In recent months, I have been using Twitter and Facebook less and less and using Google+ more and more. I haven’t stopped using Twitter and Facebook, I’ve just gotten more out of Google+. I still use Facebook to keep up with friends and family, but check it much less during the day. I still enjoy getting news from Twitter, but the possibility for discussion with Twitter doesn’t really exist. If you have a GMail account, you already have a Google+ account. You just need to activate it and start sharing and networking. So, here are my five reasons why, if you are involved in education, you should be active on Google+.
1.) The concept of “Circles” on Google+ helps me share content with specific people and groups.
I am friends with many teachers on Facebook and enjoy interacting with them. However, when I post something that is intended more for teachers, my friends and family also have to tolerate it in their newsfeed. There are also things that are of more interest to math teachers, or high school teachers, or specific groups of teachers that everyone will have in their newsfeed as well. There is a way to share with specific groups in Facebook, but it the process is more tedious than with Google+. With “Circles” on Google+, I can share a story or article with specific groups or with multiple specific groups. I have circles of high school friends, middle school friends, math friends, and teachers in my district. I can share with one or combinations of those circles, depending on content. Also, my district recently made the switch to Google Apps for Education (GAFE) this year. I would like to set up a circle for my 8th Grade Math students and a circle for my Algebra students so I can present discussion topics to students and parents in different classes.
2.) I can share files from Google Drive with specific circles.
Much like sharing content with specific people in Google+, I can also share my docs from Google Drive with specific circles. Once I have my circles set up for my classes, I can share a Form or Doc with specific classes for them to complete. If I want to share an assessment or lesson over a specific topic, I can share it with just my math circle. I wouldn’t have to type in each person’s email address when I would share it through Google Drive. This makes sharing much more efficient, especially when sharing through the mobile app on my phone.
3.) Communities allow me to discuss specific topics with specific groups of people who aren’t in my circles.
This past week, I was informed that my district is trying to determine whether to go to a integrated math track in high school or a traditional track when making the transition to the Common Core standards. I went to the Common Core community, and asked for any input or advice as to which is better. Within minutes I got responses from teachers in Boston, Cedar Falls, Iowa, and North Dakota. They shared links to states that are doing traditional and the advantages of it. There was also discussion of how the district would help a student that came in from a district that used the traditional track and how you would help them transition or integrated. These were some great things that I hadn’t thought of and it was nice to get input.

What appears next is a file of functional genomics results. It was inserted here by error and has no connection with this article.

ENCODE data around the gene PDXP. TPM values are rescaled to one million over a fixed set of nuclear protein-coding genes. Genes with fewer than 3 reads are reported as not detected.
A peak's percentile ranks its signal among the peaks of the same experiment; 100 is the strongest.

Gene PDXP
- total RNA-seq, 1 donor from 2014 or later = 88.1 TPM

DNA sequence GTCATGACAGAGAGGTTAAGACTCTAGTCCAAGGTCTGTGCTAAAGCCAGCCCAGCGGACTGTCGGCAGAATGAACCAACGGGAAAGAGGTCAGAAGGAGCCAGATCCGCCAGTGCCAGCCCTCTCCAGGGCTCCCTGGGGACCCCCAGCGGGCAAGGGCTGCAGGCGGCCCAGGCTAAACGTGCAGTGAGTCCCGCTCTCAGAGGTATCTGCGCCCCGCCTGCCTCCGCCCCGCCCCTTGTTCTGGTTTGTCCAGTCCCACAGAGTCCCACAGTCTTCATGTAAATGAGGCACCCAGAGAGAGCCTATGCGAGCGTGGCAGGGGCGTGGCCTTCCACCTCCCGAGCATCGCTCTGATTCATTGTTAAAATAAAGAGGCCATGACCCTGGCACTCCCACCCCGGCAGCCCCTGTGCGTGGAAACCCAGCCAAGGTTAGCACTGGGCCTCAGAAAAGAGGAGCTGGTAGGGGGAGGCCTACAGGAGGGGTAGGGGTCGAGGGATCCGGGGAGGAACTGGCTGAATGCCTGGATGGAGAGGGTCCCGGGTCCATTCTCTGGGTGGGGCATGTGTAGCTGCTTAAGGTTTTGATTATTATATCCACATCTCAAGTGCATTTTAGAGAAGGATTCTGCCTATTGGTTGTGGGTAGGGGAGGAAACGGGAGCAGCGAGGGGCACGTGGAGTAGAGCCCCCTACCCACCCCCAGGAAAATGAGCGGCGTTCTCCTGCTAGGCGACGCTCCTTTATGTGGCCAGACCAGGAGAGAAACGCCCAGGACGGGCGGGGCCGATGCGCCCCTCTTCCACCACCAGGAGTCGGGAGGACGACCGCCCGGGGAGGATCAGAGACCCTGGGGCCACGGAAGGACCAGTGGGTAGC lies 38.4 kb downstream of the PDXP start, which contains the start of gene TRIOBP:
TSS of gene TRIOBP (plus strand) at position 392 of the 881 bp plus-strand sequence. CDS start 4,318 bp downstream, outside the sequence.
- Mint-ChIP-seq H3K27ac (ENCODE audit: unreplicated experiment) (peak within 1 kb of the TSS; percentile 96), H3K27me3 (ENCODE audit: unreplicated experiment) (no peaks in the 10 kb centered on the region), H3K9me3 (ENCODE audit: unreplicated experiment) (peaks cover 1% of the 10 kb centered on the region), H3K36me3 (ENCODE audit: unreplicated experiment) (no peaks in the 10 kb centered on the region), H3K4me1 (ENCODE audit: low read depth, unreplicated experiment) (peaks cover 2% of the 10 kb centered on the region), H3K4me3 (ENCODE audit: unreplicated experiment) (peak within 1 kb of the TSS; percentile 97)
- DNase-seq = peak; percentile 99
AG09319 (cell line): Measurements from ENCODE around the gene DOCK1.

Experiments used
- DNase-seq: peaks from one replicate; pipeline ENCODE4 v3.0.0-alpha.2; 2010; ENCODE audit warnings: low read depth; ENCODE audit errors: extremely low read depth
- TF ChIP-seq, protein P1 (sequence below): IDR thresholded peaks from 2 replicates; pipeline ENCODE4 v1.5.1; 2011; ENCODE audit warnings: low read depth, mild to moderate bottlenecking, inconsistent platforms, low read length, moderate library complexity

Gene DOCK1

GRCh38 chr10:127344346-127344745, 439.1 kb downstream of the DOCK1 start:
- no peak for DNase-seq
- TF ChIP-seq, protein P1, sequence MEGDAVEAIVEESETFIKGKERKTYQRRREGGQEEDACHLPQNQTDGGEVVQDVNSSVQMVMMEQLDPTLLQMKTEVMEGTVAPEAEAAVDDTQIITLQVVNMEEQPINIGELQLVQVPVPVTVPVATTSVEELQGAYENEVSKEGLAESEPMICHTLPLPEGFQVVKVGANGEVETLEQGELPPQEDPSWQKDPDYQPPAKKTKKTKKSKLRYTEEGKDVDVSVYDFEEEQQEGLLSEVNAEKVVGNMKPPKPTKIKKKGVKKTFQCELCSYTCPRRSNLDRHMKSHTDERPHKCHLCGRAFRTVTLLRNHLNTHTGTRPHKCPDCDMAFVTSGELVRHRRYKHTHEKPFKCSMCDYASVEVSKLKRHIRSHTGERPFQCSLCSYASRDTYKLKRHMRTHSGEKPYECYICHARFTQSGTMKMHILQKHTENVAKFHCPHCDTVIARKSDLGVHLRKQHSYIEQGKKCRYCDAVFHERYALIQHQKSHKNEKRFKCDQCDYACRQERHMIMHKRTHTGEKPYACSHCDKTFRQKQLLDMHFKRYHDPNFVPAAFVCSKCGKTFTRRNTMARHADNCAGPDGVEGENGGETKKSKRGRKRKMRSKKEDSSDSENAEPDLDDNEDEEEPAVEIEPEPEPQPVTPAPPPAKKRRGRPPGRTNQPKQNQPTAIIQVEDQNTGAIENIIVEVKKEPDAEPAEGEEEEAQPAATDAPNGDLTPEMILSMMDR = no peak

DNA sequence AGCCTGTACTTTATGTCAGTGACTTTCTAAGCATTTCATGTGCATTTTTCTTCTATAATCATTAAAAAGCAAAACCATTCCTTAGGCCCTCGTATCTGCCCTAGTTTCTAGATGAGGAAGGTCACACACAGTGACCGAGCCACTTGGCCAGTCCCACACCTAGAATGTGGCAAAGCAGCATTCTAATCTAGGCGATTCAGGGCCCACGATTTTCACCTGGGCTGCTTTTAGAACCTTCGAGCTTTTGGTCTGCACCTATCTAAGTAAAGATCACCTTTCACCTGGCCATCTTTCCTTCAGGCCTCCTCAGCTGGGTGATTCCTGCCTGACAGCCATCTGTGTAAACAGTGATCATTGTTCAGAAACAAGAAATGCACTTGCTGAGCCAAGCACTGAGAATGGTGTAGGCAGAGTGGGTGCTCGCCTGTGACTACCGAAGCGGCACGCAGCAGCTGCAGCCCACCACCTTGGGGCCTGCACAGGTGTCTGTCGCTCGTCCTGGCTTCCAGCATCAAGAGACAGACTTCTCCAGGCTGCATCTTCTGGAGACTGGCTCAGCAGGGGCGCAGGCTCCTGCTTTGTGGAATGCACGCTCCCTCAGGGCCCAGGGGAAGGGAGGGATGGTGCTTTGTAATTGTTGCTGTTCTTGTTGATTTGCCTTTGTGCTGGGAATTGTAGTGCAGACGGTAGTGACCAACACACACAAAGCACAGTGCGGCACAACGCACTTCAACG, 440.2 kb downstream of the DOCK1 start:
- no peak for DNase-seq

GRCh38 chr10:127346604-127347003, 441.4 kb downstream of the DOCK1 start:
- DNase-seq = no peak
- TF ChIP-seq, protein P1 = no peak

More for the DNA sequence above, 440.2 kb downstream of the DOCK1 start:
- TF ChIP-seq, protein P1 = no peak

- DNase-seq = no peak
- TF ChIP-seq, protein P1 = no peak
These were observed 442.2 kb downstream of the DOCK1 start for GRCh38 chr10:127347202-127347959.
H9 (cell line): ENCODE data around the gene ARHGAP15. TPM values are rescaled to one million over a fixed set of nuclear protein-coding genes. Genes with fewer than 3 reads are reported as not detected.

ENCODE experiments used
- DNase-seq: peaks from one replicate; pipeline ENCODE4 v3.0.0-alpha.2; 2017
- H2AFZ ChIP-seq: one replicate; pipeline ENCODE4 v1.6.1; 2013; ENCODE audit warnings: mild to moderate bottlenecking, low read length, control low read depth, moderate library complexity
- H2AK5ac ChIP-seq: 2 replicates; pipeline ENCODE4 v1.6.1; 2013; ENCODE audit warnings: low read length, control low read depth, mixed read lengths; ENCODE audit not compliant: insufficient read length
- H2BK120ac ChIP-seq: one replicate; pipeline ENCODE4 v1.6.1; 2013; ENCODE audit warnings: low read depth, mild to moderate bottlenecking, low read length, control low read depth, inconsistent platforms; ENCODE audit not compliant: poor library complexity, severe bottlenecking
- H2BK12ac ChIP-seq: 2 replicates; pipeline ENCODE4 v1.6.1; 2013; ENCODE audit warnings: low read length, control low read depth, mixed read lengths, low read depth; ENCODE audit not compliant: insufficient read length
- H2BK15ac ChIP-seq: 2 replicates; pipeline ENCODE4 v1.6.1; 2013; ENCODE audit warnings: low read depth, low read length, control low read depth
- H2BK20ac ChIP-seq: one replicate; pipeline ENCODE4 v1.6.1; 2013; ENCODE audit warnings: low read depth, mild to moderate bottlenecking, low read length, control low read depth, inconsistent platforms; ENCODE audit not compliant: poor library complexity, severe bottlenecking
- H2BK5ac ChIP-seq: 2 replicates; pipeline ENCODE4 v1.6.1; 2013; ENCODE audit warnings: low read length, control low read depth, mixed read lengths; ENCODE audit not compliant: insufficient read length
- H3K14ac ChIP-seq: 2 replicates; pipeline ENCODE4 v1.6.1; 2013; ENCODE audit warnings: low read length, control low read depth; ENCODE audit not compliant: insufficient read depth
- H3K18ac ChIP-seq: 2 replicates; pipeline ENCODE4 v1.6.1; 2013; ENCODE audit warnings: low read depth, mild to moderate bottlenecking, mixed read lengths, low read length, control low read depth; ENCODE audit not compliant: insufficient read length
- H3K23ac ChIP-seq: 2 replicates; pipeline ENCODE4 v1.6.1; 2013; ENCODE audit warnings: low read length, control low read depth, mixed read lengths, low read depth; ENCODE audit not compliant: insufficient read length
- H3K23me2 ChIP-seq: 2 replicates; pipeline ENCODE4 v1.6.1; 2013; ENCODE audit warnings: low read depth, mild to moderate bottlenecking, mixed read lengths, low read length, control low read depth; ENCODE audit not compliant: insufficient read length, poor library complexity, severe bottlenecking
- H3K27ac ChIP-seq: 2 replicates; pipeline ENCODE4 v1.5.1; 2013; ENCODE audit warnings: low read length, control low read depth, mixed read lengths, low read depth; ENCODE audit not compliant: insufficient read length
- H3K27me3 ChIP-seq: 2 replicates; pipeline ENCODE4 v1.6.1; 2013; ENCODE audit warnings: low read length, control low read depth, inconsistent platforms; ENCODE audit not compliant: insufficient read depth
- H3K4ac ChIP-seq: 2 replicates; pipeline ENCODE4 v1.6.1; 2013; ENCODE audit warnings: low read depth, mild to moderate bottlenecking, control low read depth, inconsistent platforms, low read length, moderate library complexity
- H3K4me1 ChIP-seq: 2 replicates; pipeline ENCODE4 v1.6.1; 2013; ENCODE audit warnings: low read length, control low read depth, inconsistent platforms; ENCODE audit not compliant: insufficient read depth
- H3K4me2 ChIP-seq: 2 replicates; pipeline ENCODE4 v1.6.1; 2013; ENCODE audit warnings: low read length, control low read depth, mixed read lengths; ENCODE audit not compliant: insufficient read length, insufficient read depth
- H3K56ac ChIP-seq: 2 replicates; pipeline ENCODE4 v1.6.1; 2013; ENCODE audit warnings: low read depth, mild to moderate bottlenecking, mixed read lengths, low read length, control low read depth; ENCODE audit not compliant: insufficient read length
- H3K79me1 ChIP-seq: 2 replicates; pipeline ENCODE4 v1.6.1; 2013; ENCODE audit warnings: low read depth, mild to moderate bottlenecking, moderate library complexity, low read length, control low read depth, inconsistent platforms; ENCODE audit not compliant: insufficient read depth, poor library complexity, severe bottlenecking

As I said earlier, my district recently switched to GAFE and there are communities where teachers post things they are doing or using in their classroom with GAFE that you can use. There is the Google Apps in Education community, Google Apps for Education community, and Google Apps and the Common Core community. There are also content specific communities, grade level specific communities and many others. Some communities are public and some are private, so be sure to read the community description before you join.
4.) When I look at my Google+ page, I don’t see multiple ads and game invites.
As I woke up this morning, I saw I had two new Facebook notifications. I haven’t been posting anything, so I wasn’t sure what someone “Liked” or commented on. When I clicked on the notifications, I saw that I had been invited to play “Plants vs. Zombie Adventures” and “CardParty.” It feels like I sit for ten minutes about once a week and turn off the newest game invites, hide posts from some new game, or turn off everything from one of my friends that only uses Facebook to post their newest game updates. With Google+, there is none of this. I don’t ever see game invites or new high scores. It is a much cleaner newsfeed where I can get straight to the content I want to read.
5.) I can still use hashtags like Twitter, but I can have a discussion about those hashtags.
One of the things I’ve always likes about Twitter is the idea of hashtags or “#” for those of you who don’t use Twitter. I can search for specific hashtags and read what everyone is saying about that topic. However, I can’t post comments and start a discussion with those hashtags. With Google+, I can still search hashtags, but also comment on a person’s post about that topic. For example, I often search #ccss, or Common Core State Standards, and look at all of the posts on that topic. People often share their lessons and ideas for tasks for others to use. I can ask questions, say thanks, or just discuss their topic.
I am sure as I learn more tricks with Google+ that I will enjoy using it even more than Facebook and Twitter. If you decide to join, be sure to add me to your circles and start a discussion with me.